Witnessing the ignorance and blatant racism the Asian American communities and African American communities have experienced during this time has been unbearable. It’s time for everyone to bring an end to racism. I hope that during this time of slow down, a new normal can emerge where we see each other as whole, beautiful humans, not just our skin colors.
After weeks of insisting people didn’t need to wear masks (and scoffing at mask-wearing by Asian cultures) health officials changed their tune early April and started advising mask-wearing in the US. Masks, research shows, actually do offer some protection. But for Black folks who constantly face the threat of racial profiling, covering their faces is no simple thing. Right away, reports emerged of Black people being targeted for wearing masks in public, from being escorted out of Walmart to handcuffed by the police. Marlon said friends and family in Detroit, where he’s from, have faced aggression for wearing black cloth face masks (the CDC recommends cloth face coverings). Marlon has one of the black masks too. He said he feels okay wearing it in Seattle but would not wear it back home. If mask-wearing becomes our new normal, there is real danger of continued racial incidents as virus restrictions are lifted and more people go back outside. That’s why normalizing images of people of color wearing masks now is critical. You can help by sharing. Thank you.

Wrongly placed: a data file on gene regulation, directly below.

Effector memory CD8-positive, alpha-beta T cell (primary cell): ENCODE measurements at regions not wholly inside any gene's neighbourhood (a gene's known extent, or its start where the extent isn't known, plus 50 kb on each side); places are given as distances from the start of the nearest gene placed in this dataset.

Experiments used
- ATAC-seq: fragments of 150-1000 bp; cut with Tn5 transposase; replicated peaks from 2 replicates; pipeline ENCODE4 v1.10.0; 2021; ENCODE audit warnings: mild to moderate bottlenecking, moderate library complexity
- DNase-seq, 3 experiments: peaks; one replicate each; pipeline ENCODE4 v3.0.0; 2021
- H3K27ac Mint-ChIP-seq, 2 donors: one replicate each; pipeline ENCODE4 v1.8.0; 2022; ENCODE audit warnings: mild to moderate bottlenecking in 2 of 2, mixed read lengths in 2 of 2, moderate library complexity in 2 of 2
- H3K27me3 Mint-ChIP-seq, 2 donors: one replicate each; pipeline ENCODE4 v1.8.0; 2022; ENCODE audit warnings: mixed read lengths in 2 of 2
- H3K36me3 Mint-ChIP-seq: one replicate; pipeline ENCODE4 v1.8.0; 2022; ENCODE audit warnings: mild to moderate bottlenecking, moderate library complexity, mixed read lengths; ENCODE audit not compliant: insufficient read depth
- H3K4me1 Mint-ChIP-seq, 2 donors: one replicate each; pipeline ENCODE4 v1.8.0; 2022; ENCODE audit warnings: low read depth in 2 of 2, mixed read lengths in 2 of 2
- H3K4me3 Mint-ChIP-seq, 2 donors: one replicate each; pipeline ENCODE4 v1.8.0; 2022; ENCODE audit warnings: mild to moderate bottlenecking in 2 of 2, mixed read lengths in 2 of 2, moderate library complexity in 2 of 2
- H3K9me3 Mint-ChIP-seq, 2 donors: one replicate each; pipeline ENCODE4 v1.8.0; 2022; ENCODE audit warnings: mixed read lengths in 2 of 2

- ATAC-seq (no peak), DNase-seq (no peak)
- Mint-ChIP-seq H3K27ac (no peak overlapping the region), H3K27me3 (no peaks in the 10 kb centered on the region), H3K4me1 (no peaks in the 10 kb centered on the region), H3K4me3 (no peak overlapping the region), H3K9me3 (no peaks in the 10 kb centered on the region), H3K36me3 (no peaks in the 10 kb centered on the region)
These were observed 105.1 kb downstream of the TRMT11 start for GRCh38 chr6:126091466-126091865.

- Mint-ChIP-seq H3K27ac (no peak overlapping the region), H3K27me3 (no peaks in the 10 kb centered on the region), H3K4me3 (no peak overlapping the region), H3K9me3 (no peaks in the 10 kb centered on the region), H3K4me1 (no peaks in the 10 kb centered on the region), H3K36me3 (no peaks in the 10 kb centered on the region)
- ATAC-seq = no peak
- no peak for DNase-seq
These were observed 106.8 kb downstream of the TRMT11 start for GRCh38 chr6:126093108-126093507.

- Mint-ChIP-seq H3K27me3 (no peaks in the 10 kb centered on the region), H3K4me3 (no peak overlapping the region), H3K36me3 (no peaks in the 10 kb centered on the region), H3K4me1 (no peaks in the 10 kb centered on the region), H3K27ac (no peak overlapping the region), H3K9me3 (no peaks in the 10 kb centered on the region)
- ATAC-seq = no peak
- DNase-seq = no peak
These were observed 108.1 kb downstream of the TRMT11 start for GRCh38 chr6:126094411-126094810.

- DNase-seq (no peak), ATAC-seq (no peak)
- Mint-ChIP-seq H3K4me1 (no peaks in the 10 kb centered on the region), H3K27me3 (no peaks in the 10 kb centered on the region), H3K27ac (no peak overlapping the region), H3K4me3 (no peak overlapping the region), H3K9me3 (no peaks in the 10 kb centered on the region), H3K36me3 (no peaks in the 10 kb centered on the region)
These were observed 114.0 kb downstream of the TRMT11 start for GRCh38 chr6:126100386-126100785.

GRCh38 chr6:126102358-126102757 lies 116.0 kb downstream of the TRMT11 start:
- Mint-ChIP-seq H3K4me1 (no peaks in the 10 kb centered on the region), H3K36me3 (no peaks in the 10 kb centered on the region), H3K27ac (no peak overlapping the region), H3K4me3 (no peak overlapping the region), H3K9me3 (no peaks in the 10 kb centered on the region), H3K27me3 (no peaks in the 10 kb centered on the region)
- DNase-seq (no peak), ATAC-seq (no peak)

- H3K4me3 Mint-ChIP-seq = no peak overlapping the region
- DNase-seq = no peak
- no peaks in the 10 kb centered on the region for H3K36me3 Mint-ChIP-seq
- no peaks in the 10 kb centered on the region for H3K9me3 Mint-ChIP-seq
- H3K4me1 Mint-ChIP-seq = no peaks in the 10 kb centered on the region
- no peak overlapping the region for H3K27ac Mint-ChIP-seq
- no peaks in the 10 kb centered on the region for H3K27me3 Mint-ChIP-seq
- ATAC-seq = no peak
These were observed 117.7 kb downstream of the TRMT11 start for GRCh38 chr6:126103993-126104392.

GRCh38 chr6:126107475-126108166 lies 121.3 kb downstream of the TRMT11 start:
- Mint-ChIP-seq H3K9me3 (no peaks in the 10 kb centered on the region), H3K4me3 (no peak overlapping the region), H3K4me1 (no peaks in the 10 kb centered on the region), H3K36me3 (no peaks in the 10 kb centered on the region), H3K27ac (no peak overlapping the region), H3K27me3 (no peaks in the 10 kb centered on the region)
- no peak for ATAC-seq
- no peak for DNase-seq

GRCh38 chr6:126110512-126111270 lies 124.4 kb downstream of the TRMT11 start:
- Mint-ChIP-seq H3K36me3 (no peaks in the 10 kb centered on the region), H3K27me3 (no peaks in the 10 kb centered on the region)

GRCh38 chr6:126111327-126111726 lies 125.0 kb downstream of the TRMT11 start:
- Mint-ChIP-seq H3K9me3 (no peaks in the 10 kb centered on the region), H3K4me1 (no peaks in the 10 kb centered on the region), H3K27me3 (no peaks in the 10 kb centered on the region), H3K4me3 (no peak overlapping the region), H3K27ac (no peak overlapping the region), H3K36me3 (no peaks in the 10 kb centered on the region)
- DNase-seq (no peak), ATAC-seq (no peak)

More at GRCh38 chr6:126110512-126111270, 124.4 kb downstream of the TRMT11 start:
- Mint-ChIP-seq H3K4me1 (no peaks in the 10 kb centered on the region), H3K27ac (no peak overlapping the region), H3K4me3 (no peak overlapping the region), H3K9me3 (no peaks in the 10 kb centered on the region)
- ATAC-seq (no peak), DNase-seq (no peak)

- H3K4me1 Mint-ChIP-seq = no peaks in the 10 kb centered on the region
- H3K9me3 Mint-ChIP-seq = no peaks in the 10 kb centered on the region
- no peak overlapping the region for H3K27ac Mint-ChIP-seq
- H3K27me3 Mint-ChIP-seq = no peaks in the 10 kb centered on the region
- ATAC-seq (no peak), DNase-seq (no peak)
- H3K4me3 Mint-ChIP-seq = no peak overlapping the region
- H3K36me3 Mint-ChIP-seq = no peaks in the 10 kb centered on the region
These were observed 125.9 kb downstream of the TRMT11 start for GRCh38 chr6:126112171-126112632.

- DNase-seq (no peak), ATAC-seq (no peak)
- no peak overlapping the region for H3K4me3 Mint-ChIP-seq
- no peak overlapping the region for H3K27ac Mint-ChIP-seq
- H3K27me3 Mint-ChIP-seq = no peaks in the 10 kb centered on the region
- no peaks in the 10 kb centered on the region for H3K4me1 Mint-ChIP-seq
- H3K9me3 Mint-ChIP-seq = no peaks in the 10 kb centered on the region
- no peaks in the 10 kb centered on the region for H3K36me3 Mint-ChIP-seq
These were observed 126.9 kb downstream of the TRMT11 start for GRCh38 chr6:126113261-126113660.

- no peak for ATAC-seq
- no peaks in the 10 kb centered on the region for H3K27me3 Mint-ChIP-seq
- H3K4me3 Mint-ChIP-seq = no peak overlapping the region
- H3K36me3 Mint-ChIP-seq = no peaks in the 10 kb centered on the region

I am human I am resilient I am a survivor I am listening I am not finished yet!
Pictured: Marlon Brown is an equity consultant who specializes in leadership coaching, change agent mentoring, and organizational development, with an emphasis on facilitation, training, racial caucusing, policy development and implementation. Marlon also has over 20 years of professional experience working in healthcare, automotive and government organizations as an Information Technology Project Manager.